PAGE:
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Framing conflict – the Cold War and after: Reflections from an old hack

Somerville, Keith (2017) Framing conflict – the Cold War and after: Reflections from an old hack. Media, War and Conflict, . ISSN 1750-6352. E-ISSN 1750-6360. (doi:10.1177/1750635217698336) (Access to this publication is currently restricted. You may be able to access a copy if URLs are provided)

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Abstract

The media – whether mainstream press, broadcasting and online services or social media – is still a major source of news about conflicts for the majority of people. They rely on the media to tell them what is going on in the world, select what is important or relevant and exclude the items that are deemed unimportant or unintelligible. The media uses forms of representation and framing to simplify and provide recognized depictions of distant countries, peoples and wars. These are part of the basic operating procedures of media organizations. But do they conceal or exclude more than they explain and do they give an accurate picture of the causes and combatants? Based on 40 years of monitoring, reporting and putting together news programmes on conflicts across the globe, the author seeks to analyse how framing works and the distortions in understanding that it leads to. The author gives his perspective on the five decades of conflict in Angola and the way framing has changed but done little to inform or educate.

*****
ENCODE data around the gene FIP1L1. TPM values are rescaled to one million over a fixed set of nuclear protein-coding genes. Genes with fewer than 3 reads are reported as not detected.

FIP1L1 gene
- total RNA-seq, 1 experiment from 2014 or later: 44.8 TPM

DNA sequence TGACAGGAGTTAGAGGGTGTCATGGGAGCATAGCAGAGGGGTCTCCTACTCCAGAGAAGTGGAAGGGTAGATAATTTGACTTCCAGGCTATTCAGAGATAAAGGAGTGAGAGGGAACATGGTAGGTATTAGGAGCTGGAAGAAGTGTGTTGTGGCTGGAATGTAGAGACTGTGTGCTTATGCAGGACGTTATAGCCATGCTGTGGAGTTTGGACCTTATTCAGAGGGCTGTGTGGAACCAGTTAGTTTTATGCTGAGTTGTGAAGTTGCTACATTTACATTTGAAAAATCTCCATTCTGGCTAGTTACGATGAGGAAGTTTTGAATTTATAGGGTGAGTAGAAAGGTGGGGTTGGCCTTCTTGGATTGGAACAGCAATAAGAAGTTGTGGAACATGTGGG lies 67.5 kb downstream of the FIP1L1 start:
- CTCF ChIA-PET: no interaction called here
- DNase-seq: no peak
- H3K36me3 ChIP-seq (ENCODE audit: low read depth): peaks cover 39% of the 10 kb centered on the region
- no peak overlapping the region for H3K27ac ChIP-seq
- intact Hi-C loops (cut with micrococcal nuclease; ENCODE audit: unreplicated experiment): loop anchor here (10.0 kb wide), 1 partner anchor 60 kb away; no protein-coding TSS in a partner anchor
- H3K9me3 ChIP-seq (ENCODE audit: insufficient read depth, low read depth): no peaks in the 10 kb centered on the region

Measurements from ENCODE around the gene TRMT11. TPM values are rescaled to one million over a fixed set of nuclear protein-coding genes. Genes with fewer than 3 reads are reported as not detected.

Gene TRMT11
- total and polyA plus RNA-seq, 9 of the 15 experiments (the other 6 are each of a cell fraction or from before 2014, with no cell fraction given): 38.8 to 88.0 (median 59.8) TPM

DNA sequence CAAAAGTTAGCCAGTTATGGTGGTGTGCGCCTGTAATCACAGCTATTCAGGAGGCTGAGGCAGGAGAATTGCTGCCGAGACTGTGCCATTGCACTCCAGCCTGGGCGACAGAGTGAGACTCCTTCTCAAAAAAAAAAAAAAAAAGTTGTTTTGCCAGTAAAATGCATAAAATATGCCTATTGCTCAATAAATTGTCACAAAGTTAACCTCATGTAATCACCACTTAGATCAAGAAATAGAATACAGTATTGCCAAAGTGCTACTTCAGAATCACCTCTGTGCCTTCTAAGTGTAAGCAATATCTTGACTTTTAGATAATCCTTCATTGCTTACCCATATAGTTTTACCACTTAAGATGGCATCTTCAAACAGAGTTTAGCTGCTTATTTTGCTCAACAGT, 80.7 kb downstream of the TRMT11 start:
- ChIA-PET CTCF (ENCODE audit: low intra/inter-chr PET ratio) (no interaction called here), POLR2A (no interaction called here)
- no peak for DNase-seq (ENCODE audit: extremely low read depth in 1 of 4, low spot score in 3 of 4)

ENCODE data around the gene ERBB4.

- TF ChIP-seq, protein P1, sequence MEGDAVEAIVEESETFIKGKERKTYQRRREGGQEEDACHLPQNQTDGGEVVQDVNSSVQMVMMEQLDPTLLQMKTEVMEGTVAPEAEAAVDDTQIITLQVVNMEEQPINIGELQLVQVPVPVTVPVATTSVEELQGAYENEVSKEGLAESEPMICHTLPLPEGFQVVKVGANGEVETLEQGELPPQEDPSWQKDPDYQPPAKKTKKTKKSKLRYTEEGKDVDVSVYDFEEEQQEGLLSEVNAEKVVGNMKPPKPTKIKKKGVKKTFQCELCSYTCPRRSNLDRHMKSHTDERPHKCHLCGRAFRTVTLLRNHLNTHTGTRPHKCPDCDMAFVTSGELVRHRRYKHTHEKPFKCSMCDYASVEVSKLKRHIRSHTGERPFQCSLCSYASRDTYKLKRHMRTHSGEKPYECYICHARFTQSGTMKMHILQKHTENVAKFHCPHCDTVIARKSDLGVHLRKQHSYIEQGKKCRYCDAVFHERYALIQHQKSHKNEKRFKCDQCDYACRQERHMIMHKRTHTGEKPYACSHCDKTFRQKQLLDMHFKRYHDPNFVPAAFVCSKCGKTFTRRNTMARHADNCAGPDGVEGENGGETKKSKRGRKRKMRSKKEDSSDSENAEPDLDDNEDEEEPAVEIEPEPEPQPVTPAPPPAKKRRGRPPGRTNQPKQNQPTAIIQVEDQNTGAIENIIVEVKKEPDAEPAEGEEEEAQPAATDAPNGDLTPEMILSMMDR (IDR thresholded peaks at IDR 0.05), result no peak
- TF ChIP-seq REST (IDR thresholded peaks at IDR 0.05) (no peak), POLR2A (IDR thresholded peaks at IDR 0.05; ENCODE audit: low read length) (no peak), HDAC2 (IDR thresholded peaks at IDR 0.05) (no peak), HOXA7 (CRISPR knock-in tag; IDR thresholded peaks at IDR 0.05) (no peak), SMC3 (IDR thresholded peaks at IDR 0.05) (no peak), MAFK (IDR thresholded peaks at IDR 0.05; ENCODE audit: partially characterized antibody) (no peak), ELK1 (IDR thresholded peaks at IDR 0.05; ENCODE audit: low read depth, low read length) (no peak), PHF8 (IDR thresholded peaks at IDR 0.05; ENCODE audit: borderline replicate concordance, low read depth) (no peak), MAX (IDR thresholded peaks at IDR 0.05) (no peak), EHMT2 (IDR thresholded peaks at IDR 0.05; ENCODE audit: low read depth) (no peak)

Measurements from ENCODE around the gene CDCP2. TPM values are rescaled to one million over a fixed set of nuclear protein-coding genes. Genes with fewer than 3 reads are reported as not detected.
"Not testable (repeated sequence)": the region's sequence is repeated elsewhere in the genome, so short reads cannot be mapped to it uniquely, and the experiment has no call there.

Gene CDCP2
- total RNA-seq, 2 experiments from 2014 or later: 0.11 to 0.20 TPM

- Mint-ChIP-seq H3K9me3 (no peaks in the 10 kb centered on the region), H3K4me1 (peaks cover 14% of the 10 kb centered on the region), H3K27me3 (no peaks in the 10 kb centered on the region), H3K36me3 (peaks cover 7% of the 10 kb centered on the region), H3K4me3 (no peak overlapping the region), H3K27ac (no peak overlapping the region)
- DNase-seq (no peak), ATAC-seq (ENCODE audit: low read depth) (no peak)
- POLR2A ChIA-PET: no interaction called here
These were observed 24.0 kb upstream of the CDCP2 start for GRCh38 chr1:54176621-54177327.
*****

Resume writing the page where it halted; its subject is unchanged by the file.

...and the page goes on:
Item Type: Article
DOI/Identification number: 10.1177/1750635217698336
Subjects: D History General and Old World > D History (General)
D History General and Old World > D History (General) > D839 Post-war History, 1945 on
D History General and Old World > DT Africa
H Social Sciences
Divisions: Faculties > Social Sciences > Centre for Journalism
Depositing User: K. Somerville
Date Deposited: 27 Mar 2017 10:45 UTC
Last Modified: 29 May 2019 18:52 UTC
Resource URI: https://kar.kent.ac.uk/id/eprint/61047 (The current URI for this page, for reference purposes)
Somerville, Keith: https://orcid.org/0000-0001-9768-6894
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